Wearne v State of Victoria [2017] VSC 25

Dixon J

The plaintiff was employed by the defendant as a case manager responsible for youth welfare in the criminal justice system. Between February 2007 and November 2008, the plaintiff claimed she was exposed to bullying and harassment by a supervisor and as such exacerbating her pre-existing chronic adjustment disorder with mixed anxiety and depression. The plaintiff ceased working in November 2008 and had not undertaken paid employment since that time.

Importantly, the defendant employer knew of the plaintiff’s psychiatric vulnerability when she returned to work in 2007 and further that as matters developed that the poor relationship with her supervisor was a causing considerable anxiety and stress. Despite finding that the plaintiff was not bullied or harassed, Dixon J found for the plaintiff because of the employer’s knowledge and that a reasonable option to avoid the injury was available.

The issues for Dixon J were, inter alia:

  1. the duty of care owed by the defendant, whether it was breached and causation;
  2. Damages

The definition of workplace bullying raised two threshold issues, namely:

  1. Was there unreasonable behaviour toward the plaintiff which could victimise, humiliate, undermine or threaten; and
  2. If there was, did it occur repeatedly?

Conduct constituting bullying and/or harassment

Dixon J was not persuaded that the supervisor’s managerial conduct toward the plaintiff constituted bullying, humiliation and/or harassment. In reaching this conclusion, His Honour stated:

[179] However, Ms Skerry’s behaviour with regard to correcting the plaintiff’s reports was not unreasonable in the relevant sense as it was expected by her employer and did not go so far as to contribute to a pattern of workplace bullying. Rather, the persistent report writing dispute was one aspect of a broader interpersonal conflict…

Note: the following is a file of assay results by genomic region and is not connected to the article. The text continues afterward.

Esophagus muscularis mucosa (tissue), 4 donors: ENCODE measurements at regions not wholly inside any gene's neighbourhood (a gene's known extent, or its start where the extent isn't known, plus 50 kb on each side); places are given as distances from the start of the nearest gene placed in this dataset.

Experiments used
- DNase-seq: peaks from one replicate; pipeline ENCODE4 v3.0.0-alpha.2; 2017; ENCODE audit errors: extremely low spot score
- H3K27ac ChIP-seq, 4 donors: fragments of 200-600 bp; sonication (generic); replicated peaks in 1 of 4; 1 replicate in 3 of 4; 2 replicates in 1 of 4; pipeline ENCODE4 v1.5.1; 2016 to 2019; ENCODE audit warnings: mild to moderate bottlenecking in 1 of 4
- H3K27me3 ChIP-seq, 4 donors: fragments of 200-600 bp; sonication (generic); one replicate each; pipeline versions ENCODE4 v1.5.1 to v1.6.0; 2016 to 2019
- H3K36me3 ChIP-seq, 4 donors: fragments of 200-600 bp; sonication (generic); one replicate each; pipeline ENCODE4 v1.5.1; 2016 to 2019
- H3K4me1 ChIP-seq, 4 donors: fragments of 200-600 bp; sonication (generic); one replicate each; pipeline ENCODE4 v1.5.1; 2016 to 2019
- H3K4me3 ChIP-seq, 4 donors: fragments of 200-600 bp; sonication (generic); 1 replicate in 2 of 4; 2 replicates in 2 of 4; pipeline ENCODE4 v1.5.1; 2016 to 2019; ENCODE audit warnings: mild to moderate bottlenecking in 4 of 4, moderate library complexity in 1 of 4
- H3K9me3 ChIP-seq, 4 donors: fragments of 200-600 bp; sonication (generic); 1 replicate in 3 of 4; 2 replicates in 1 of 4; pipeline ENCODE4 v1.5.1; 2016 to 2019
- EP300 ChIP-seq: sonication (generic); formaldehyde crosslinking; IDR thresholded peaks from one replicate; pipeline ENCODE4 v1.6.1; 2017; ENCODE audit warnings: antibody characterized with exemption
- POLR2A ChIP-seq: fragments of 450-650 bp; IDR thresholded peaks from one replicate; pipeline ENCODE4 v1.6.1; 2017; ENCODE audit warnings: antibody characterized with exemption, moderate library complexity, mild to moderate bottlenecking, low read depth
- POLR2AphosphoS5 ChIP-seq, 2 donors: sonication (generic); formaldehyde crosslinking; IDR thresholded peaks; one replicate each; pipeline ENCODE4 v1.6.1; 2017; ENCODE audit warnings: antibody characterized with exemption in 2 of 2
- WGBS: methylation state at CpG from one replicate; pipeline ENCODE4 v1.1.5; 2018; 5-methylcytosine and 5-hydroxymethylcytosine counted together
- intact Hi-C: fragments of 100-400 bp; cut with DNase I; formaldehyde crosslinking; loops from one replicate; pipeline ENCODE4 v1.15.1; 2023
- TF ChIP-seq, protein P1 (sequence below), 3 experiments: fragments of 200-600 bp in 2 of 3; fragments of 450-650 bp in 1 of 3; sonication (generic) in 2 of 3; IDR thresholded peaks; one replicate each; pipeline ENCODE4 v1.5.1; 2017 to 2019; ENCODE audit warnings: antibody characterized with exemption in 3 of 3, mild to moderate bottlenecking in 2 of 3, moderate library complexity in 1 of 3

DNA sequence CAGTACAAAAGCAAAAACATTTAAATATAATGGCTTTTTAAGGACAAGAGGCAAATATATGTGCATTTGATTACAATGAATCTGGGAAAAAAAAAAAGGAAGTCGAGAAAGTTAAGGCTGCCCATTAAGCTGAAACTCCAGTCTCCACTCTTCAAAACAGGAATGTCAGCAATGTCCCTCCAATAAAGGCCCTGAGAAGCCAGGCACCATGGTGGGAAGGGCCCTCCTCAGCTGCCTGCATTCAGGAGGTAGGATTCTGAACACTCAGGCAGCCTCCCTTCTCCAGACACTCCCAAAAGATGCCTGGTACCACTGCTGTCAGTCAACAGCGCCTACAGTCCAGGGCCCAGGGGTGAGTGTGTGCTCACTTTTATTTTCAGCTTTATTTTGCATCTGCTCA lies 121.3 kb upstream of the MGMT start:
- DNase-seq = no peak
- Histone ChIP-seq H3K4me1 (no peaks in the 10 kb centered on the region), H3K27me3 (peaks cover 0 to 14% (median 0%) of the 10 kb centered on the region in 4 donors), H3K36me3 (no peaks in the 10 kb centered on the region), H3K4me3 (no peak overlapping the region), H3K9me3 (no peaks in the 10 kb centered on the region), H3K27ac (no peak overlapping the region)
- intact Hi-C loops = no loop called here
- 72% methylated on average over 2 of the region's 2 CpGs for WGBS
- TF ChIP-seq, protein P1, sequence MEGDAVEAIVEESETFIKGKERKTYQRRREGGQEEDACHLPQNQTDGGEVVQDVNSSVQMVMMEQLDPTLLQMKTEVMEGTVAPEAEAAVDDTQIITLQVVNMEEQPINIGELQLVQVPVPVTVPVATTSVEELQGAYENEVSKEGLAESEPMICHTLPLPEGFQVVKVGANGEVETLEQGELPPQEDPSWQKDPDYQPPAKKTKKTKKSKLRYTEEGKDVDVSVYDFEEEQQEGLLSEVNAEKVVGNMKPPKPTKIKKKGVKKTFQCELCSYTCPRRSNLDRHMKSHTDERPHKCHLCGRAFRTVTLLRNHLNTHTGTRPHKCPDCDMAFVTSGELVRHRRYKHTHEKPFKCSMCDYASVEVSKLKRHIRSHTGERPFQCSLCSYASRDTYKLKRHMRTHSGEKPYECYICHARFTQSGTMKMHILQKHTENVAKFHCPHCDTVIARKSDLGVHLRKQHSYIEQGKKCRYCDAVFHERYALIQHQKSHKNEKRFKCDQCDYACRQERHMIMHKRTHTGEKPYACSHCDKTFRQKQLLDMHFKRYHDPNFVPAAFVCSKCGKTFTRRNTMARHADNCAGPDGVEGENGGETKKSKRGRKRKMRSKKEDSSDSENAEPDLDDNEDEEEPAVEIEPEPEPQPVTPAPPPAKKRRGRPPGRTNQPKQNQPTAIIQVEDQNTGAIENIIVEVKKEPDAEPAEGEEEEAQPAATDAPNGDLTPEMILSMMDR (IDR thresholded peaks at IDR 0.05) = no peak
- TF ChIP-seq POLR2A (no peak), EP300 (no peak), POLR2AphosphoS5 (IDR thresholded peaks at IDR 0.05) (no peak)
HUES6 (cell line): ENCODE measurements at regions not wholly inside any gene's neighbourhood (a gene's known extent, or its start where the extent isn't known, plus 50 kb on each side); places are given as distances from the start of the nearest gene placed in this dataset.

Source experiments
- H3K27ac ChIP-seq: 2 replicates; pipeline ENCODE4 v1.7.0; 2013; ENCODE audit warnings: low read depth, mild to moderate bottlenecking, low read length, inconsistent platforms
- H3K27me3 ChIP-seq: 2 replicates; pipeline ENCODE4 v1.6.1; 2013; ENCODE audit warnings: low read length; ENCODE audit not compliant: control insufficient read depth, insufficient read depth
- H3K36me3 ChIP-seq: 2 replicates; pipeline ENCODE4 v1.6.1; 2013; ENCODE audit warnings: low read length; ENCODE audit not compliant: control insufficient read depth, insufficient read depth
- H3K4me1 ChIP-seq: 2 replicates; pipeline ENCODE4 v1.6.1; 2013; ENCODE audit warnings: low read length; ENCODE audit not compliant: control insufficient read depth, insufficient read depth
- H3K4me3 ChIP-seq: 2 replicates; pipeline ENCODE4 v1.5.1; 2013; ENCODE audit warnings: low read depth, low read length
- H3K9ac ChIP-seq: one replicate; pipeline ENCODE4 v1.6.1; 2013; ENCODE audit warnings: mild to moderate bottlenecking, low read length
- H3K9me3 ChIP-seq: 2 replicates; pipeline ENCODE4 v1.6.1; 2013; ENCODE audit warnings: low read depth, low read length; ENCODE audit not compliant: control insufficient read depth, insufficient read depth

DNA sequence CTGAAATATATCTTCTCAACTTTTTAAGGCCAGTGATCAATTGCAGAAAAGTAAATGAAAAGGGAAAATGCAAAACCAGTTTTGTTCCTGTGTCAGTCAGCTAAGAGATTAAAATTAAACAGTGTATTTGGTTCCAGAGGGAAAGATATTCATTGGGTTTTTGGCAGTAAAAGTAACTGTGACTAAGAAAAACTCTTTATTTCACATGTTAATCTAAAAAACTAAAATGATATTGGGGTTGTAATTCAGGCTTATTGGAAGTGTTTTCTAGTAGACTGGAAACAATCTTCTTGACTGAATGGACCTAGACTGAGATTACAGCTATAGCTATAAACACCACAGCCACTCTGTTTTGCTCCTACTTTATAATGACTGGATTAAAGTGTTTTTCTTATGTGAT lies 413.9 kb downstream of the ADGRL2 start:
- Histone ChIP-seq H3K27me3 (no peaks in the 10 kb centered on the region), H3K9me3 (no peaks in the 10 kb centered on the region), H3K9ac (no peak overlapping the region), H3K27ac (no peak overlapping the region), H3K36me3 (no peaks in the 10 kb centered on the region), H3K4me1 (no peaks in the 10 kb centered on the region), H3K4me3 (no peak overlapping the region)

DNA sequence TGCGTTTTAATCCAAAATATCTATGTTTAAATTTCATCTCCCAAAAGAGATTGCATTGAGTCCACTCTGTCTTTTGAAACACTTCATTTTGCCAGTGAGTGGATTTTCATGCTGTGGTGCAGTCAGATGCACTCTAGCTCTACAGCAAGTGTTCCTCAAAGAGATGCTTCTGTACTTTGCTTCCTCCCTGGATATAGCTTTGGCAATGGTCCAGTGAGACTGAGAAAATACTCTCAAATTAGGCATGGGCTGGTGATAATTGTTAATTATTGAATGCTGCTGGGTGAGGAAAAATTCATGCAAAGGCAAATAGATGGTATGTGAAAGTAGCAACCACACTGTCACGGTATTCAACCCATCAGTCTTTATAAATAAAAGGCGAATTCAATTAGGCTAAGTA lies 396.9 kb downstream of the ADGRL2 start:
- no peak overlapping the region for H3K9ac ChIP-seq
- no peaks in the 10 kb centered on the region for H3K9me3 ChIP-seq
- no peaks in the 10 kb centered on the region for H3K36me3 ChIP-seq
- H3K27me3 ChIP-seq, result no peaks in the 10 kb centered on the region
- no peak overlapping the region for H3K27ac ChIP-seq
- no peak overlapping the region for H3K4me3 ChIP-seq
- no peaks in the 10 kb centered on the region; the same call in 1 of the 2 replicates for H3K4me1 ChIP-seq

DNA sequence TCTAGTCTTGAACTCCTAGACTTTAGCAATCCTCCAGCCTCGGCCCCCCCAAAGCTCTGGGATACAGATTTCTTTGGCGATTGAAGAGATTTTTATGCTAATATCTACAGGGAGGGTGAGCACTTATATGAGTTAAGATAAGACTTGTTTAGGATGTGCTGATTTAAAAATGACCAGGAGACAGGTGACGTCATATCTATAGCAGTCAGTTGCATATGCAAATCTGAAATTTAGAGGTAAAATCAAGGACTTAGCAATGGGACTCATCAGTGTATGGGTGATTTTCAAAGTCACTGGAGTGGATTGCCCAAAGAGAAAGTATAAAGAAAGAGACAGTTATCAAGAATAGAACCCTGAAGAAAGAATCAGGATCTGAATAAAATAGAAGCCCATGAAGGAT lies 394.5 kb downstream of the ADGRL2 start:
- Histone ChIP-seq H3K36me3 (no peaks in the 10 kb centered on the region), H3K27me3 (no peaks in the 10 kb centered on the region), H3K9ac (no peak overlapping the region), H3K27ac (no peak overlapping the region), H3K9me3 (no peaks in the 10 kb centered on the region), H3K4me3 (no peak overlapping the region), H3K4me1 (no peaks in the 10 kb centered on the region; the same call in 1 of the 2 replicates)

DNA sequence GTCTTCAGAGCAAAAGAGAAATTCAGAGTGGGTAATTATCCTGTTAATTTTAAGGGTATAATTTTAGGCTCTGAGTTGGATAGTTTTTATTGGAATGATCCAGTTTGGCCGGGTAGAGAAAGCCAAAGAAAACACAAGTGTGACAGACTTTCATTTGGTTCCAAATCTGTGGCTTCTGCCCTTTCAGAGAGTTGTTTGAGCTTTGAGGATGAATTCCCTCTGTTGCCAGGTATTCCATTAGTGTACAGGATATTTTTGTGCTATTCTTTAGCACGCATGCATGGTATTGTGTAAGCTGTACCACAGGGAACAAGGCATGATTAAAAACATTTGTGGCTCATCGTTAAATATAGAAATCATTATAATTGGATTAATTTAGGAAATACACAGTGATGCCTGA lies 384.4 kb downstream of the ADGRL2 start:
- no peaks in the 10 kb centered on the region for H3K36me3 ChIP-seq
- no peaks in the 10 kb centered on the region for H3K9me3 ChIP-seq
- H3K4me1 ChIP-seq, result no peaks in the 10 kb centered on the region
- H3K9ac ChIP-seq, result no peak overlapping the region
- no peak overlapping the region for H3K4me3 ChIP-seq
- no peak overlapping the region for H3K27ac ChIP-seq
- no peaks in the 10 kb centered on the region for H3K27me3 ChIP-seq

As to conducting feedback sessions in the open plan office, His Honour stated that this behaviour would victimise a complainant, however it did not amount to bullying as it was not conducted repeatedly. His Honour went on to further state:

[208] … when viewed as a whole, Ms Skerry’s behaviour was not sufficiently repetitive to constitute bullying of the plaintiff. Ms Skerry was at times overly harsh and insensitive towards the plaintiff, who was experiencing a high level of stress that did not entirely flow from Ms Skerry’s supervision. The work-related stress and anxiety experienced by the plaintiff was also due to the changing nature of her role, the prolonged and uncertain nature of her application for reclassification to the higher CPW-3 level, and the generally stricter standards expected in the Preston office. I am satisfied that while Ms Skerry’s management style may have been somewhat rigid and inflexible, she did not set out deliberately to demean, belittle or harass the plaintiff.

Duty of care, breach and causation

In summing up the duty the defendant owed to the plaintiff, Dixon J stated:

[229] … the Department’s duty to take care to ameliorate the risk of psychiatric injury in the course of her employment, particularly in the manner of supervision of her duties and her exposure to stress and anxiety through work tasks and interactions was enlivened in the claim period. There was nothing in the terms of her employment that precluded that duty of care from arising. The content of the duty was to prevent the plaintiff from suffering a psychological injury by taking such steps as were able to be taken in the circumstances.

As to breach, His Honour explained:

[255] I am satisfied that moving the plaintiff to a different team, namely that supervised by Mr Bowers, was an available and appropriate response that could have readily been adopted by Ms Thompson at least six months earlier, that is, in or around April 2008, than it ultimately belatedly was

[271] … if reassignment to a new team was impractical for any reason, then a specialist position as proposed by Dr Webster, or a re-assignment to the defendant’s head office in a project role … could have been considered. I infer that such options, which Dr Webster suggested were well within the opportunities available in a large organisation

Dixon J was satisfied at [284] – [287] that the failure of the defendant to take reasonable measures breached the duty of care owed to the plaintiff and as such caused the psychological injuries.

Quantum

His Honour assessed damages at $625,345.00, including $210,000.00 for pain and suffering and loss of amenities (general damages).

David Cormack – Brisbane Barrister & Mediator

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